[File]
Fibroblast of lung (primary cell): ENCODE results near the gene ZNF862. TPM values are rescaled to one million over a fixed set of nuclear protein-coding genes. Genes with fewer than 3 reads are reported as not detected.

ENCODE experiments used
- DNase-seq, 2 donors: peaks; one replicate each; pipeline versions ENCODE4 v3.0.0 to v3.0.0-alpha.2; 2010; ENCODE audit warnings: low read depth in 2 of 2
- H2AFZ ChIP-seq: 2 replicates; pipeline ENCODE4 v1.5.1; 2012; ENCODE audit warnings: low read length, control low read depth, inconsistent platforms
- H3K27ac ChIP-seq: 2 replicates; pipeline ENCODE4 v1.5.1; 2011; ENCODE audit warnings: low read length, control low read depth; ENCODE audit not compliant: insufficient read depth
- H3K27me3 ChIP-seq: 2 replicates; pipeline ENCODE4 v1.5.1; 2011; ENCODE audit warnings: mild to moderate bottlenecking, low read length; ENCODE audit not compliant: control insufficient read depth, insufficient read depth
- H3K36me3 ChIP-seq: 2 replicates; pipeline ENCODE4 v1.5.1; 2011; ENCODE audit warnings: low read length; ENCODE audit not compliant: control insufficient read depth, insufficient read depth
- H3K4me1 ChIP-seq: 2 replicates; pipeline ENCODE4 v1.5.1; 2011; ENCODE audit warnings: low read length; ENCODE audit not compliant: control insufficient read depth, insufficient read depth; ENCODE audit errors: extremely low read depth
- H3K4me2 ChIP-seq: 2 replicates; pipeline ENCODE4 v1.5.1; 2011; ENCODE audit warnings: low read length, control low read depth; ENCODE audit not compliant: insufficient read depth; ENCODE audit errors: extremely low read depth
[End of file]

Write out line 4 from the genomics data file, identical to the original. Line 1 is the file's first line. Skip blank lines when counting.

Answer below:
- H2AFZ ChIP-seq: 2 replicates; pipeline ENCODE4 v1.5.1; 2012; ENCODE audit warnings: low read length, control low read depth, inconsistent platforms